I used to be a member of the Unitarian Universalist Church, a self-proclaimed liberal religion that aimed to value “The inherent worth and dignity of all people.” I was shocked last fall when my congregation’s pastors (both men) made the decision to endorse Pope Francis on our church sign and replace our regular service with the televised pope mass.
No amount of discussion could make the pastors understand why, as a queer feminist, I would be offended by their decision to endorse a religion that opposes reproductive rights, doesn’t allow women to lead congregations, and condemns gay marriage. No one in the Unitarian Society of Germantown, gay or straight, male or female, could see my point, so I left USG and, I’m pretty sure, all of religion, behind. I would have seen this as an isolated incident, a blind spot within just this particular group, but I see the same invisibility playing out on a national level through the Bernie Sanders campaign.
I know that there are many valid reasons to choose him, and I trust that the Bernie fans near and dear to me have everyone’s best interest at heart just as much as I do, but by now I’ve scrolled through hundreds of pro-Bernie posts without seeing a single mention of protecting women’s rights or fighting for GLBT equality. He does have those things in his platform, but they don’t seem to be the reason that people are so bananas about him. That oversight, more than anything else, is why I feel that gender-normative prejudice is the unconscious driving force underlying most (but not all) of the Bernie love.
I’ve seen and heard well-reasoned arguments in his favor, but here’s what acquaintances in my friend feed seem to love about Bernie Sanders:
1. He’s not Hillary Clinton.
2. He is adorable.
3. He’s against some mysterious entity called “the banks.”
When Hillary Clinton received the endorsements of Planned Parenthood and the Human Rights Campaign, Bernie dismissed those organizations, which serve to protect the health and safety of women and GLBT Americans, as “the establishment.” With women’s health under attack and anti-gay legislation taking hold all over the country, I would like those organizations to stay established. I want a president who will fight to keep the progress that Barack Obama worked so hard to create.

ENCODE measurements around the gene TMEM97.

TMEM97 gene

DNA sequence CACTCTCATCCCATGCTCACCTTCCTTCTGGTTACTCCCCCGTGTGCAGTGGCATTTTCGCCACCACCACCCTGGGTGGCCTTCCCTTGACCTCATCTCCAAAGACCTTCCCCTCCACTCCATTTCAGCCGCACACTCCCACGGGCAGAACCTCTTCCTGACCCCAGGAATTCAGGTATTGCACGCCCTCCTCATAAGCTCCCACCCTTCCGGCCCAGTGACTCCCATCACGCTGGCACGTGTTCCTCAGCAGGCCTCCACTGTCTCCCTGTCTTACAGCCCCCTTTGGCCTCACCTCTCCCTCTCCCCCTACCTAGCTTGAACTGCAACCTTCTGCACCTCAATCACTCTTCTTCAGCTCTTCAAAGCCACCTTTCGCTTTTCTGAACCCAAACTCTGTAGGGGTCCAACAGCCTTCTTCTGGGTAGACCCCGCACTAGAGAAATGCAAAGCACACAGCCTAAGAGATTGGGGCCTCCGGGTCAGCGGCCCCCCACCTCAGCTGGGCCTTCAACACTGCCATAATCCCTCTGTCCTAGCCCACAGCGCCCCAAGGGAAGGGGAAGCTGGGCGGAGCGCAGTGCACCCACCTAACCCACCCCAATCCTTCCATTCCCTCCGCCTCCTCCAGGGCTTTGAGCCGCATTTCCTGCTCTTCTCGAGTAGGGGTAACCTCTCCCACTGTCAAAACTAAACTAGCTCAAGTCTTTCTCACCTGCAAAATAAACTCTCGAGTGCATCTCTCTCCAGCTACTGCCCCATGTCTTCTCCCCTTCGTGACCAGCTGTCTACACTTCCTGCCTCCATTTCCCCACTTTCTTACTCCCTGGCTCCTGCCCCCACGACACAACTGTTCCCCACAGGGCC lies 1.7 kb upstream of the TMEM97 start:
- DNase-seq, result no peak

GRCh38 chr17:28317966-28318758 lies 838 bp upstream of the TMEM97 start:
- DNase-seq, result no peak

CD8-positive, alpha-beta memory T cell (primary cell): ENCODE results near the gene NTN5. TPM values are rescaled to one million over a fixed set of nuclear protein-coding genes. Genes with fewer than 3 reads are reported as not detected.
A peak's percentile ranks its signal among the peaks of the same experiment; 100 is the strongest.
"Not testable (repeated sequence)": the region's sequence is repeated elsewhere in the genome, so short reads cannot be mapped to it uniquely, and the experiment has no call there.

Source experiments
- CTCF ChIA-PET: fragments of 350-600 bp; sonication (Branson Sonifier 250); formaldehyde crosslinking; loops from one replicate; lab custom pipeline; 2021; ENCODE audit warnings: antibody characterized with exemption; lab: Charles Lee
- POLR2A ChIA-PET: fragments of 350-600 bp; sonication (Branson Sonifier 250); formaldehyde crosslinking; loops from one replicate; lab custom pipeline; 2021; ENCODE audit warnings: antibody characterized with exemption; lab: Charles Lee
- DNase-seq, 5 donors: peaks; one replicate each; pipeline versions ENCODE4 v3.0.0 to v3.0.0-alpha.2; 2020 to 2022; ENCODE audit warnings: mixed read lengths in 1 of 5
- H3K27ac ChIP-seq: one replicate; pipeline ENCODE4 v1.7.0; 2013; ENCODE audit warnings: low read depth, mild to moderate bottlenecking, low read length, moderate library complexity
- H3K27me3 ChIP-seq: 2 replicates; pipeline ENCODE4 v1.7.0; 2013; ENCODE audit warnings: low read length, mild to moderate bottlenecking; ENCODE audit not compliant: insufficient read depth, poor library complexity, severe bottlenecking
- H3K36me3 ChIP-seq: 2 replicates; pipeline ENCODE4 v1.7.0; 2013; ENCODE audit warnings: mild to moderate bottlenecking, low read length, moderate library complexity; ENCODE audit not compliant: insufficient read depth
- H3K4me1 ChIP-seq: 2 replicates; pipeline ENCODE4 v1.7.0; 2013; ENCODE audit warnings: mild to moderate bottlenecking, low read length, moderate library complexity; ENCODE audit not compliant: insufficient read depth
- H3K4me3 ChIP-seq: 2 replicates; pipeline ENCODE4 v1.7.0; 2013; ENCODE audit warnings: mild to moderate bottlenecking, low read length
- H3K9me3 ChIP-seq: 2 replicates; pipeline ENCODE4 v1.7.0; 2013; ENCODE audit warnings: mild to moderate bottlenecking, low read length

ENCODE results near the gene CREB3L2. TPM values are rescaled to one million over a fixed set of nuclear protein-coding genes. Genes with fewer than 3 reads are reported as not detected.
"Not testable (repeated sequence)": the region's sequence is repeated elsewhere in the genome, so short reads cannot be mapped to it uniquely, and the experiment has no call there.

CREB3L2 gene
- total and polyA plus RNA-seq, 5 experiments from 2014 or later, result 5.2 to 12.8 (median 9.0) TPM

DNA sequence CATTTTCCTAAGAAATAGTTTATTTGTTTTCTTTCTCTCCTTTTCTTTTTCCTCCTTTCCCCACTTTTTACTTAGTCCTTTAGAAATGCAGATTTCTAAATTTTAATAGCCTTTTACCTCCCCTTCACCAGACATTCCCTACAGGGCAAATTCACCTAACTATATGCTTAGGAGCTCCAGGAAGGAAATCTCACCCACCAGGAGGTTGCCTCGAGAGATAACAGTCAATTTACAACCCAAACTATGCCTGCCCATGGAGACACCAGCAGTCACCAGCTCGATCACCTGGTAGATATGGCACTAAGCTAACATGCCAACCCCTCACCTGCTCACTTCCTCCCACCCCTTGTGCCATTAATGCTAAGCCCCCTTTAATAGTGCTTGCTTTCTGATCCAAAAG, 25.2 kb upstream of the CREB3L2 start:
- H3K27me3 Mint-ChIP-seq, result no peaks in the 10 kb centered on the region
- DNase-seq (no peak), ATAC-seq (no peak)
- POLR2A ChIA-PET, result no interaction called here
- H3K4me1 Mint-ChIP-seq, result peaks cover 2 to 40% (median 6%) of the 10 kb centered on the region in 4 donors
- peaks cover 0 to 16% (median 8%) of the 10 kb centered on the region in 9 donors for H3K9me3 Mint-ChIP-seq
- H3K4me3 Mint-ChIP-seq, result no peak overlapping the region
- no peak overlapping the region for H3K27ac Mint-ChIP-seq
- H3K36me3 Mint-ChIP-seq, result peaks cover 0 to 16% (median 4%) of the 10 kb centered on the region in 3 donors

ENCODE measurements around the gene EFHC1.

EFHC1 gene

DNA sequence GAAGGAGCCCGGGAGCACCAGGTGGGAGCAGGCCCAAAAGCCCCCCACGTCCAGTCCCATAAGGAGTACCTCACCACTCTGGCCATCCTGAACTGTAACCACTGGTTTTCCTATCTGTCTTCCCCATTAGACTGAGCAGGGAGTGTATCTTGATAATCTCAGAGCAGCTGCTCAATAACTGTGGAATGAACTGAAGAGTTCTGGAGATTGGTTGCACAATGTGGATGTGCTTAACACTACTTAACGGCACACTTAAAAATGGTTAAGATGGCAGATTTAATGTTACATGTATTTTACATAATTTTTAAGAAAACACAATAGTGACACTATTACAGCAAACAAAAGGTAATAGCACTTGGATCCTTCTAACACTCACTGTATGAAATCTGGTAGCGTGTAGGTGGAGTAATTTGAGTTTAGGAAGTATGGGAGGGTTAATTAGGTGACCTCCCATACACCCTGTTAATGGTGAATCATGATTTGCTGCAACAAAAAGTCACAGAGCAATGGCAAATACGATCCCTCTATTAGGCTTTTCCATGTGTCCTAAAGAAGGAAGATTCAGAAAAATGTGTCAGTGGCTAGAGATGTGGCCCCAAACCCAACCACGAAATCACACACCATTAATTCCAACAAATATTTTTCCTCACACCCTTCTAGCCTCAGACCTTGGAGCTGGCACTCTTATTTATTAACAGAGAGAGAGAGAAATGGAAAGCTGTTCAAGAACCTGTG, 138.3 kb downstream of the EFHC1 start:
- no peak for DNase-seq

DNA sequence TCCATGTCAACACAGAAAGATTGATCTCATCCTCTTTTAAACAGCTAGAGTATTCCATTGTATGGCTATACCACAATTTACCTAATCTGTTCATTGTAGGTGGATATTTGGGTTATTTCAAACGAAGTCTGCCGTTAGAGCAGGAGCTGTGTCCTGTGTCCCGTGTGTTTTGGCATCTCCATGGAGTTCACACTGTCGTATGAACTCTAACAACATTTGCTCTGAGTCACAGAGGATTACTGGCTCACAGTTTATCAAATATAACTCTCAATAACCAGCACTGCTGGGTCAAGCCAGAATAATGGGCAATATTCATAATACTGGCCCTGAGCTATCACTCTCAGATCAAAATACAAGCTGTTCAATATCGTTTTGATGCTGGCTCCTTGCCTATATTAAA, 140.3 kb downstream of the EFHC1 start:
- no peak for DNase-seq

And now, albeit super-awkwardly, Bernie Sanders is trying to align himself with another so-called liberal, Pope Francis, who doesn’t believe women should have autonomy over our own bodies and who condemns gay marriage.
This has been my year to learn that “liberal” and “progressive” don’t automatically mean “feminist,” and although that revelation has been painful, it has inspired me to act with more self-respect, to turn away from those who don’t prioritize women and GLBT folks. I refuse to be invisible. I refuse to be talked down to. I refuse to stop asking for the same safety and rights that straight white men are born feeling entitled to. Though I’ll hang on tight to those important to me no matter how they vote, I’m enjoying pivoting my life in a more feminist direction. Whether or not we wind up with our first female president, my life will be very mush the richer for this race.